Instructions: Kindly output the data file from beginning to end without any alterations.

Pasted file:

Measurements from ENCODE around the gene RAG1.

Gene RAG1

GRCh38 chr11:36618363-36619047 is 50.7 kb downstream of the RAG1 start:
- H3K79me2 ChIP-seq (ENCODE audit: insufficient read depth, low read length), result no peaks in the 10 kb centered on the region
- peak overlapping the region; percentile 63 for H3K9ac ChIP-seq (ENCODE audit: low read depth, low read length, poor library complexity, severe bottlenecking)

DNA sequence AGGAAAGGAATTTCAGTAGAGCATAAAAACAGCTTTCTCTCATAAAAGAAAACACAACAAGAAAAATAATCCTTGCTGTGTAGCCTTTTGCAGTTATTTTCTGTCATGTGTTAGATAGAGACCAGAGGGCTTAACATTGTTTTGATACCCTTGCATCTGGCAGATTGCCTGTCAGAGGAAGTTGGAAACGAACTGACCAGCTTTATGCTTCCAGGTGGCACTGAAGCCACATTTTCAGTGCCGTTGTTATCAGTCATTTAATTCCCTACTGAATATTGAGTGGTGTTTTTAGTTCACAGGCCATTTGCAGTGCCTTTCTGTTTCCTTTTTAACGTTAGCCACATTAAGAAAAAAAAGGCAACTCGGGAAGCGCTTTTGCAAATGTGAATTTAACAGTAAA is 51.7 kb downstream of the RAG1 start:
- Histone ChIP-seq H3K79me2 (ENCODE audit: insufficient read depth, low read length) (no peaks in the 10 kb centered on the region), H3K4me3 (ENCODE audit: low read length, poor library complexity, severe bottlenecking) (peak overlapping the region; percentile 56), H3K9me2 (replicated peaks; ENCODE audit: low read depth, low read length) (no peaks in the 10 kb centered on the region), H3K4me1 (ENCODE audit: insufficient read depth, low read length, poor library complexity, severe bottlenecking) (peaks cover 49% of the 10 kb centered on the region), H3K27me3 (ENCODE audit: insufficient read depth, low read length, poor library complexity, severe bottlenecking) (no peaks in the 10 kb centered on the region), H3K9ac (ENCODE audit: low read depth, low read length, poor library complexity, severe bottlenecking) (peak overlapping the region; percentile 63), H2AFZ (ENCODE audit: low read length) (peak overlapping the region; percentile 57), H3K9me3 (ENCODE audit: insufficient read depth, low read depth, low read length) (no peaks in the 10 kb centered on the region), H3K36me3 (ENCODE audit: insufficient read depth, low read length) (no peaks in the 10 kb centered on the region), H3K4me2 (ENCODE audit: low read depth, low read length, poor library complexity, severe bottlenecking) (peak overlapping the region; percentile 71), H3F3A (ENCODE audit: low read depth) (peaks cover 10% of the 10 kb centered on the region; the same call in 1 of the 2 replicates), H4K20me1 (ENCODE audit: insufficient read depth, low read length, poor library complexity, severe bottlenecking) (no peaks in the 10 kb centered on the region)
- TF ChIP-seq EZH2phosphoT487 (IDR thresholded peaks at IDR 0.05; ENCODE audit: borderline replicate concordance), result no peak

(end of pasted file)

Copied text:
Measurements from ENCODE around the gene RAG1.

Gene RAG1

GRCh38 chr11:36618363-36619047 is 50.7 kb downstream of the RAG1 start:
- H3K79me2 ChIP-seq (ENCODE audit: insufficient read depth, low read length), result no peaks in the 10 kb centered on the region
- peak overlapping the region; percentile 63 for H3K9ac ChIP-seq (ENCODE audit: low read depth, low read length, poor library complexity, severe bottlenecking)

DNA sequence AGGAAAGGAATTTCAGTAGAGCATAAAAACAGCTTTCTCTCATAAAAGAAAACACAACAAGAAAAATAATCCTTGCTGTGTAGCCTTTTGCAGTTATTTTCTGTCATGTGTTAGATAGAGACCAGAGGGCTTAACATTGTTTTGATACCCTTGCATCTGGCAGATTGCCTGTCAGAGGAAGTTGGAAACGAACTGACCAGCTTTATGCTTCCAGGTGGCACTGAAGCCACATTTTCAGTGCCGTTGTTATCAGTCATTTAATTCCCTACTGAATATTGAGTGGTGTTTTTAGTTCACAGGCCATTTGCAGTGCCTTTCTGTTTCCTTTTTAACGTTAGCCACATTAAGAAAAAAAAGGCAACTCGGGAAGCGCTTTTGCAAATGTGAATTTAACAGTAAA is 51.7 kb downstream of the RAG1 start:
- Histone ChIP-seq H3K79me2 (ENCODE audit: insufficient read depth, low read length) (no peaks in the 10 kb centered on the region), H3K4me3 (ENCODE audit: low read length, poor library complexity, severe bottlenecking) (peak overlapping the region; percentile 56), H3K9me2 (replicated peaks; ENCODE audit: low read depth, low read length) (no peaks in the 10 kb centered on the region), H3K4me1 (ENCODE audit: insufficient read depth, low read length, poor library complexity, severe bottlenecking) (peaks cover 49% of the 10 kb centered on the region), H3K27me3 (ENCODE audit: insufficient read depth, low read length, poor library complexity, severe bottlenecking) (no peaks in the 10 kb centered on the region), H3K9ac (ENCODE audit: low read depth, low read length, poor library complexity, severe bottlenecking) (peak overlapping the region; percentile 63), H2AFZ (ENCODE audit: low read length) (peak overlapping the region; percentile 57), H3K9me3 (ENCODE audit: insufficient read depth, low read depth, low read length) (no peaks in the 10 kb centered on the region), H3K36me3 (ENCODE audit: insufficient read depth, low read length) (no peaks in the 10 kb centered on the region), H3K4me2 (ENCODE audit: low read depth, low read length, poor library complexity, severe bottlenecking) (peak overlapping the region; percentile 71), H3F3A (ENCODE audit: low read depth) (peaks cover 10% of the 10 kb centered on the region; the same call in 1 of the 2 replicates), H4K20me1 (ENCODE audit: insufficient read depth, low read length, poor library complexity, severe bottlenecking) (no peaks in the 10 kb centered on the region)
- TF ChIP-seq EZH2phosphoT487 (IDR thresholded peaks at IDR 0.05; ENCODE audit: borderline replicate concordance), result no peak